I chased an idea through Google today, looking for a reference and ended up poring through cybernetics, Eigen-behaviors, the artwork of Boetti and the writings of Heinz Von Foerester. It was the idea of the Eigen function that hit a branding nerve and has brought me out of my work-induced flow state to post this before it disappears.
The best definition I can give of an Eigen function is that its expression is self-validating. The representation of the thing is the thing itself. “This sentence has five words.” “This sentence contains nine syllables.” Eigen functions. These are self-contained proof points of their own existence. And that’s the point.
How many of our actions are branding Eigen functions? We can’t say, “Our brand delivers a unique customer experience” and then deliver the same experience our customers can get from anyone else. Similarly, we can’t say, “Thank you for waiting… your call is important to us…” when clearly, the fact that we’re playing soft hits of the 80’s while we waste their time shows our caller, irrefutably, that their call is not important to us. We must be our brands, completely, in every possible way. Done right, our branding must be clearly animated in everything we do – and this is bloody hard work. But it’s necessary if we’re to elevate how our customers perceive us from the mundane to the sublime.
Some brands approach this level. Buying an iPod has an out of box experience like few other products I’ve ever bought. Particularly the earlier versions. My local Starbucks delivers on the idea of a “Third Place” with personal, eye contact service and a vibrant atmosphere. But these are two iconic companies known for their CEO’s taking the marketing reins. This may be why they are iconic.
How would taping an 8 1/2” by 11” sign that says, “EIGEN FUNCTION!” above your door, in plain sight, change how you do your job?
Industrial design: if I worked at a company that stressed “hands-free” or “telematic” or just plain “use it in your car,” I’d be ensuring that every aspect of material finish, tactile interface and audio output was designed to be used by someone who can’t see. Touch alone. When you’re driving, you shouldn’t have to look at the product to use it. Sony’s UX Turbo audio tape, back in the day, was a classic Eigen function product – side A was smooth and side B was rough to the touch, the label had adhesive that instantly adhered so as to not peel off in the cassette deck, and the shell withstood 140 degrees of heat without warping.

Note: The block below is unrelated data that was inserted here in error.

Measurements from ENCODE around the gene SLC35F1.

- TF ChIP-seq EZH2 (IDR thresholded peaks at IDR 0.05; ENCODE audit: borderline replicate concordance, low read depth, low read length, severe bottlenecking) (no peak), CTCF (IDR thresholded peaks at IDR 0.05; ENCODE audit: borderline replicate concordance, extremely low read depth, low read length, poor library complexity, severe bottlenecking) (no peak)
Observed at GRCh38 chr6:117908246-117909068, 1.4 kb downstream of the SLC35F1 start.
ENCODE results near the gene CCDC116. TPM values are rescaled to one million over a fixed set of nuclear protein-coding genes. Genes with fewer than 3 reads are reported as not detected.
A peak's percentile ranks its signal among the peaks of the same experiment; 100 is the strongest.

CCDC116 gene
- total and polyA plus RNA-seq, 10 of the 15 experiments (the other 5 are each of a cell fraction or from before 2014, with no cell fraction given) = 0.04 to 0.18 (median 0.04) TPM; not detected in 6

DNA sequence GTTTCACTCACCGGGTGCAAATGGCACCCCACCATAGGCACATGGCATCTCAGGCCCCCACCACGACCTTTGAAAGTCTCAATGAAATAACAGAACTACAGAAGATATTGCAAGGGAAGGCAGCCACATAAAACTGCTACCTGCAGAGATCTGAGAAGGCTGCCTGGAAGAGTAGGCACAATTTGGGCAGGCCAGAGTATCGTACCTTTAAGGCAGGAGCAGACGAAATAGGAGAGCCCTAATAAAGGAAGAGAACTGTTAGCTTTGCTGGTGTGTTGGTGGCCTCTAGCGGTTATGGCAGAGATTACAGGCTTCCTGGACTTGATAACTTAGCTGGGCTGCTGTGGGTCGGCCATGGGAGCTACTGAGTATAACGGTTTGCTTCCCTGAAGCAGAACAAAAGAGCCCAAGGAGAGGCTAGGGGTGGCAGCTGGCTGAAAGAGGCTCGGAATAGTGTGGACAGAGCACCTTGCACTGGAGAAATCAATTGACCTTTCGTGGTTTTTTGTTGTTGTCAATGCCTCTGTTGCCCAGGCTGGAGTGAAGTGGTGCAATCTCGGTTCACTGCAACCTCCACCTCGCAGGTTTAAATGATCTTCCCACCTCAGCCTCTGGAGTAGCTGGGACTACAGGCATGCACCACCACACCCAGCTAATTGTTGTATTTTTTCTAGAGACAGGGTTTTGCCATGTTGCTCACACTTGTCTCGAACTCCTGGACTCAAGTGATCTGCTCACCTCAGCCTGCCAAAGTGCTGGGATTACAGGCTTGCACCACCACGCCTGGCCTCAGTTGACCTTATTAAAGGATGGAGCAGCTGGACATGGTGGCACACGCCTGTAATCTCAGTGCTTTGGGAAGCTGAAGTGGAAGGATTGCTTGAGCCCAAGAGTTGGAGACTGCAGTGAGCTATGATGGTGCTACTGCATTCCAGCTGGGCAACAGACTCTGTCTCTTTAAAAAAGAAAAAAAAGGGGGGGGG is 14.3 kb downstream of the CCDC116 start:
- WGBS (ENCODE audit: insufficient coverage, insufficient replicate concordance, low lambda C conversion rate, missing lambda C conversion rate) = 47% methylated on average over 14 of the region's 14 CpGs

Customer service: if I worked at a company that ever, ever said, “your call is important to us…” I’d make sure that I treated customers with more than just respect – I’d give them something of such unique value that callers in the future would beg to be put on hold. Give them an hourly promotion that only they can access – either through voice activation or through a unique URL – so that you can show them that your call is, in fact, important to us and that we appreciate the inconvenience we’re putting you through.
Channel marketing: does your product say “high and to the right premium performance” while your channel marketing is based on rebates? Is your certification program an embodiment of your core branding? Does it teach your channel partners your language in a tone and manner that you’d write your ad copy in? Or do you cut corners?
Out of box experience: if you’re talking green and sustainability on your website, are you using re-grind plastic on your product? Are you minimizing packaging? Are you using compostable packing material? If your brand is a premium product, are you finishing well with an out of box experience that continues to promote a premium image, even after the sale? Did you make it easy on your newest customer or did you require them to find a heavy duty pair of scissors to hack it open?
HR and Recruitment: if your brand talks about being customer-focused, do you acknowledge each and every resume you receive? Do you tell a candidate – or a complete stranger who lobs a hard copy resume into your CEO’s office mail box – where they stand in the process? Or do you just ignore them? Does your brand ever get to the HR department’s daily check list?
Our brands should be Eigen functions. Everything we do should be shot through the prism of our branding, our values and our mission – from our letterhead to our hallway carpets to our recruitment practices to our office layout. And yes, even to our marketing and product development. Everything. This is how a culture is made. Not to mention how an icon is born.